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'Houston University' uses fake address, phony faculty to sign up students

The online university website is no longer working after a KHOU 11 Investigation.

HOUSTON — An online university website with a similar-sounding name to the University of Houston is using an address that doesn’t exist and posting faculty who are fake, KHOU 11 Investigates has discovered.

A day after the KHOU 11 Investigates report, the website was no longer working.

At first glance, Houston University of Science and Technology looks like a great place to learn, with a website full of smiling students all giving a thumbs up for this “remarkable center of excellence” and “high-quality education that brings you ultimate success.”

One prospective student said it all sounded real when she got a call from a university representative promising great news about a master's program.

“You will be provided with, like, a very high scholarship, like 80%. You just need to pay the admission fee to lock in your application. You know, the scholarship is going to end you have to make a decision,” Dalia, an international student who asked that her last name not be used, said of the phone call.

It was a $399 fee to sign up. After the long, high-pressured pitch, the international student said she reluctantly paid.

“After, I had a moment of clarity,” she said. “After that call, I was excited but I’m like something is off, something is off … I’m starting to feel icky about this."

Turns out, her icky instincts were spot on.

For starters, the Houston University of Science and Technology website lists a downtown Houston address — 301 San Jacinto St. — as its corporate administrative office. But a quick drive to that location and there is no university office to be found. In fact, the closest building to that address is the Harris County juvenile courthouse.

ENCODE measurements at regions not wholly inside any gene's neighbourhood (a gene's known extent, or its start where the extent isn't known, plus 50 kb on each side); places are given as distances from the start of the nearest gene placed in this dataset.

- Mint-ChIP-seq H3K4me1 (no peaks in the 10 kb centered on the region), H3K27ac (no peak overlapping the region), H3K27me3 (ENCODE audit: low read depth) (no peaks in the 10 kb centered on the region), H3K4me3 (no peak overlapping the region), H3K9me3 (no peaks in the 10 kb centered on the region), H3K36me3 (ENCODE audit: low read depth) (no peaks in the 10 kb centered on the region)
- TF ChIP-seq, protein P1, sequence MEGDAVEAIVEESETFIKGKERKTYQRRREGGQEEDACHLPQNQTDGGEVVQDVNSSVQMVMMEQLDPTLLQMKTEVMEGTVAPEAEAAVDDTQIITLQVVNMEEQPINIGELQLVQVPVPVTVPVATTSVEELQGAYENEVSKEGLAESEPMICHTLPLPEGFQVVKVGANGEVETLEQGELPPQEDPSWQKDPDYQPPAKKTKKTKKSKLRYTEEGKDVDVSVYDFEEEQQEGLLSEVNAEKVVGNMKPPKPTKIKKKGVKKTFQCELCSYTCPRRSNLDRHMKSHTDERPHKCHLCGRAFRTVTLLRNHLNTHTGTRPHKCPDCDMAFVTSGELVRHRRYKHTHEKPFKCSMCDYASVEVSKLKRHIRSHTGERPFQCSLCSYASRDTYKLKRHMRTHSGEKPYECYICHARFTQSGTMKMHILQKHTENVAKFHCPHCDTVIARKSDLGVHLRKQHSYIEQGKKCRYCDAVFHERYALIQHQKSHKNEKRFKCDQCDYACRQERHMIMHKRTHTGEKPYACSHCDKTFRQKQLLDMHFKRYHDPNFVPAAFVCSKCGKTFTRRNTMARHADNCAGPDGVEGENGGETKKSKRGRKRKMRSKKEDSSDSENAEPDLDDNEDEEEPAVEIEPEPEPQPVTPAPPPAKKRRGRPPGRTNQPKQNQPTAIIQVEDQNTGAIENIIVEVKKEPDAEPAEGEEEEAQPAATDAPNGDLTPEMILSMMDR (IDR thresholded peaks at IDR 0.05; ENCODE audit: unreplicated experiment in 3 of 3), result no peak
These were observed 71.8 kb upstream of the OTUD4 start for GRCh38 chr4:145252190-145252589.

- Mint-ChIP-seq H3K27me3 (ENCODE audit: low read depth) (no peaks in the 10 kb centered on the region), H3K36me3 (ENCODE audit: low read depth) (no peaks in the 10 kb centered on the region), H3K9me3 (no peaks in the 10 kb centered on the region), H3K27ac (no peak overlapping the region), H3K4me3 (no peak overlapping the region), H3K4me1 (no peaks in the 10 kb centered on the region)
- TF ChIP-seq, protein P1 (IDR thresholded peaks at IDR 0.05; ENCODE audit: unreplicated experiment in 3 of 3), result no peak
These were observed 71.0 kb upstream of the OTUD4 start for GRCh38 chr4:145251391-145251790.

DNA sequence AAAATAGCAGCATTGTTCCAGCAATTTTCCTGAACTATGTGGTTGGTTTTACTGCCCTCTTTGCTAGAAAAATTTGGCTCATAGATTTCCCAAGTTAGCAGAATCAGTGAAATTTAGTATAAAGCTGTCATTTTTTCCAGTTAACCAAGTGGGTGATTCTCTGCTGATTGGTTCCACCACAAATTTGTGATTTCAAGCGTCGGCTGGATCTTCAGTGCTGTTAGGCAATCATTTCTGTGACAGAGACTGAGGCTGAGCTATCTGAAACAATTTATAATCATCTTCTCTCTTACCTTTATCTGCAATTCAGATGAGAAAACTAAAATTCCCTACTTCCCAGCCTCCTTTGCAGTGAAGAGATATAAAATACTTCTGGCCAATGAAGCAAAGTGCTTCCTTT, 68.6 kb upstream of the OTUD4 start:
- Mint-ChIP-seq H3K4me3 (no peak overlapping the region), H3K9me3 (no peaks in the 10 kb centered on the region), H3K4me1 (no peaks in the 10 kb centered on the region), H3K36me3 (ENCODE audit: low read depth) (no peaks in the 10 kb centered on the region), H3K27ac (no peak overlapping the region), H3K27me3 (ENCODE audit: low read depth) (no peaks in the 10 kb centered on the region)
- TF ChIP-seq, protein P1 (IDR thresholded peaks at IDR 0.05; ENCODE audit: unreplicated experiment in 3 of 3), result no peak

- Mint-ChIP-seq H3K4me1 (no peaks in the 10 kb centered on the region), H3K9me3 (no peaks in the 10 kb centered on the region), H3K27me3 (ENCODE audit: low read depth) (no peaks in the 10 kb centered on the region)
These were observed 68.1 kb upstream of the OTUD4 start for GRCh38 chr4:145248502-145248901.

Another red flag is the listed faculty for its 15 different areas of study. A reverse-image search of the so-called professors reveals they’re not professors at all, but rather models posing for stock photos that anyone can purchase and use. In the Department of Applied Art, Dr. Jim Frary, Ph.D/Associate Professor appears in stock images as “confident web designer in office looking at camera.” In the Department of Natural Science, the image of Dr. Mavis Mark, Ph.D/Associated Professor comes back to “successful professional female boss or company executive manager coach posing in office.”

The website also lists Kim Pyne as a professor in the Department of Criminal Justice. A reverse image search shows anyone can purchase her photo, described as “cheerful female young professional librarian smiling while making revision of books putting them on new bookshelves in alphabetical order.”

A spokesperson for the legitimate University of Houston encouraged any prospective students who may have felt deceived or confused by the website to contact the Federal Trade Commission Bureau of Consumer Protection to file a complaint.

“We do not believe it to be a legitimate institution of higher learning,” UH Director of Media Relations Chris Stipes said.

“Let me be very clear here that the University of Houston is in no way affiliated with this Houston University of Science and Technology website,” Stipes said.

There is another website, Massachusetts Central University, that is strikingly similar to Houston University of Science and Technology, including the very same pretend professors online. It lists an administrative office on the campus of the legitimate University of Massachusetts Boston, but spokesperson DeWayne Lehman confirmed MCU is not affiliated with UMass Boston.

KHOU 11 Investigates called the Houston University of Science and Technology to try and get an explanation about the non-existent administrative office and the fake faculty.

After refusing to answer questions, someone claiming to be with university legal affairs hung up. A check of the domain name history for both online universities showed the websites were created in January, anonymously.

“We don’t need this right now,” Dalia said. “You know, this is that last thing we need is people feeding on other people’s excitement of learning.”

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